September 27, 2008
Mexico: Ciudad Juarez – a deadly city – over 1000 homicides from January 1st to date-Just Across the border from El Paso
Cuarto Poder (Tuxtla, Chiapas) 9/25/08
The spokesman for Chiapas’ Masons, Isauro Mendoza, said that the greatest problem facing Mexico is corruption, since it is the source of impunity and organized crime. “Corruption is a cancer which has been growing at an alarming pace in the country even among officials and keepers of the peace.
Publico (Guadalajara, Jalisco) 9/25/08 (part of “Milenio group)
An ad on the front page of this paper reads as follows:
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El Diario de Coahuila (Saltillo, Coah.) 9/25/08
A digest of selected items from the “National” news section follows:
– Five police officers in Cabo San Lucas (note: at the tip of the Baja Calif. peninsula) were charged with the beating death of a U.S. citizen tourist from Oregon.
– Mexico’s Secretary of Public Security, Genaro Garcia, has asked for a budgetary appropriation so that he “and the principal functionaries” of the agency may have vehicles armored to the highest level.
– Mexico’s AG said that the government’s optimism in being able to defeat organized crime does not arise from a naive attitude or even less an illusory one; that they are certain they are on a correct strategy and that for this the citizenry is needed. (Note: at least one op/column strongly disagreed with this perception and called for emphasis on intelligence gathering rather than sending the military out on the streets.)
– The sister of President Calderon made a public appeal to prevent narcotraffic money from infiltrating the 2009 political campaign.
– In an address at the UN’s General Assembly, Pres. Calderon said that migration cannot be “reduced to the issue of security or its function as an economic phenomenon”; he called for the international community to adopt an integral vision which will provide for legal, secure, orderly migrations respectful of human dignity.
Diario de Yucatan (Merida, Yucatan) 9/26/08
According to Isaac Moscatel, “director of Institutional Development” (not otherwise identified) : Corruption and “mordidas” cost Mexico the equivalent of 8% of its GNP and its eradication, beginning at childhood, is fundamental for the nation’s economic progress. This percentage is double the amount destined for education in Mexico, according to knowledgeable persons. He added: ” If we are able to eradicate the corruption in our society we can begin to be competitive, for which reason we want to promote values as the cornerstone for the development of the country in every sense.” (Note: “mordidas” [literally “bites”] is a slang term for bribes paid either to avoid a harsher penalty or to make possible the completion of a desired application or other objective)
El Debate (Culiacan, Sinaloa) 9/26/08
(Three more persons were reported as homicide victims in the Culiacan and Guasave areas of Sinaloa yesterday. The last two paragraphs of the main editorial follow):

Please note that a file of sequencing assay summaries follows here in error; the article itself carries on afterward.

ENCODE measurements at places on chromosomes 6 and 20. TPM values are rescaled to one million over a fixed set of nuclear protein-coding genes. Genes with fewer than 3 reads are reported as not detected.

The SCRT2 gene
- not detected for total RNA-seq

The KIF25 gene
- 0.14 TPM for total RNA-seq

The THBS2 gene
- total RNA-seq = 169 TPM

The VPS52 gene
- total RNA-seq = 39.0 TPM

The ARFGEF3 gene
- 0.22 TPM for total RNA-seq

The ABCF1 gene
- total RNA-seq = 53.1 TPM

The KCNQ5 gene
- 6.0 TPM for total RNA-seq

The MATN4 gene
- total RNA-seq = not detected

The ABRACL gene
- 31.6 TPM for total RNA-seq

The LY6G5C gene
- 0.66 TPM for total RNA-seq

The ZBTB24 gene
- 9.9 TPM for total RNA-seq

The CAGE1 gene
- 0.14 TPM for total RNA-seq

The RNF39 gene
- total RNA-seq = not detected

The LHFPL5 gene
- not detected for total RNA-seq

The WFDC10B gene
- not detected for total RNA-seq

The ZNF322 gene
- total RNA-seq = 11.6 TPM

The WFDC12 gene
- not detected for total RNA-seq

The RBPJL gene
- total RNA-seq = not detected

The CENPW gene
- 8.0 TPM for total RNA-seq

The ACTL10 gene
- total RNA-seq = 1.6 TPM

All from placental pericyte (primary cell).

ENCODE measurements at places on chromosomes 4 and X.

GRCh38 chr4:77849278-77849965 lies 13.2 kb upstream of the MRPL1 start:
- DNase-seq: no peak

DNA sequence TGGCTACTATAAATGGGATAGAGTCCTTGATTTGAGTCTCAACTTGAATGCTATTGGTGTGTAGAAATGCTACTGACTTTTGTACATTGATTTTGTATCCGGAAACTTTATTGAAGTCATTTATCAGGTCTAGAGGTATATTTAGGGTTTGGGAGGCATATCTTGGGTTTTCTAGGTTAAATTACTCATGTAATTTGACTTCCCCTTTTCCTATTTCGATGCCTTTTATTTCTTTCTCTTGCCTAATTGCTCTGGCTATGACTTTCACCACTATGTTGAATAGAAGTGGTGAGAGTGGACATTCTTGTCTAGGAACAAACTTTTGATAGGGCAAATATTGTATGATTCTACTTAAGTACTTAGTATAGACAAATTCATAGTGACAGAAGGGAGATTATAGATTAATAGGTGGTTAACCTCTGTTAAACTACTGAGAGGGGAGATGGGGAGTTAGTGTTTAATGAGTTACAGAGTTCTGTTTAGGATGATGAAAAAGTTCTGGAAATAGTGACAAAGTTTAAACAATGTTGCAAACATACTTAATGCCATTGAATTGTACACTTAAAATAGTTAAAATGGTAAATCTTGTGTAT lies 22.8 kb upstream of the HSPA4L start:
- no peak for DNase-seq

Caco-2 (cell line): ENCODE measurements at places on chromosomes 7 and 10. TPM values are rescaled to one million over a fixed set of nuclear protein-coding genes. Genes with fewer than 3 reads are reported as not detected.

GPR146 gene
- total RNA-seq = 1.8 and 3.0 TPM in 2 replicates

Laws are approved in the nation’s Congress; the national public security cabinet meets and reaches accord; the Army and federal police carry out vigilance operations, but none of these work to inhibit the narco triggermen who have demonstrated that they have no respect at all for the authorities.
The wave of executions of the last few days demonstrate that the law of the jungle rules in Sinaloa, that the drug cartels are stronger and more violent than ever, and that the government agencies have to modify their strategies to counteract them.
El Diario (Ciudad Juarez ed.) 9/26/08
– A man in his late 60’s became the year’s 1,000th homicide victim in Juarez when he resisted an armed robbery yesterday upon arrival at a Juarez shopping center parking lot.
– Forty-five and 1/4 kilos of cocaine were found by Mex. military yesterday at Ciudad Jimenez, Chihuahua. The drug was hidden in the ceiling of the relief driver’s sleeping compartment of a passenger bus en route to Juarez.
– Other violent events took place at different times and places in Juarez. The result, according to this paper, is that the number of homicide victims has now risen to 1,004 for Juarez this year.
El Imparcial (Hermosillo, Sonora) , Frontera (Tijuana, Baja Calif.) 9/26/08
– Oscar Montoya was just promoted to Federal Police captain in Hermosillo. Yesterday, as he opened his home’s garage door, he was repeatedly shot with an assault rifle and killed. “Around” forty shell casings were found at the scene. The killer(s) fled.
– Samuel Martinez, Sub-Commander of the Rosarito, Baja Calif. police, was assassinated yesterday evening on his way home. He fell victim to a car-to-car gunfire assault. “At least” two hundred cal. .223 shell casings were found.
– In Tijuana, two police officers answered a call for assistance at a convenience store. Upon arrival they were fired upon by an unknown number of assailants who then fled. The police agents were wounded, one of them critically. Two other Tijuana police officers were wounded in a separate incident.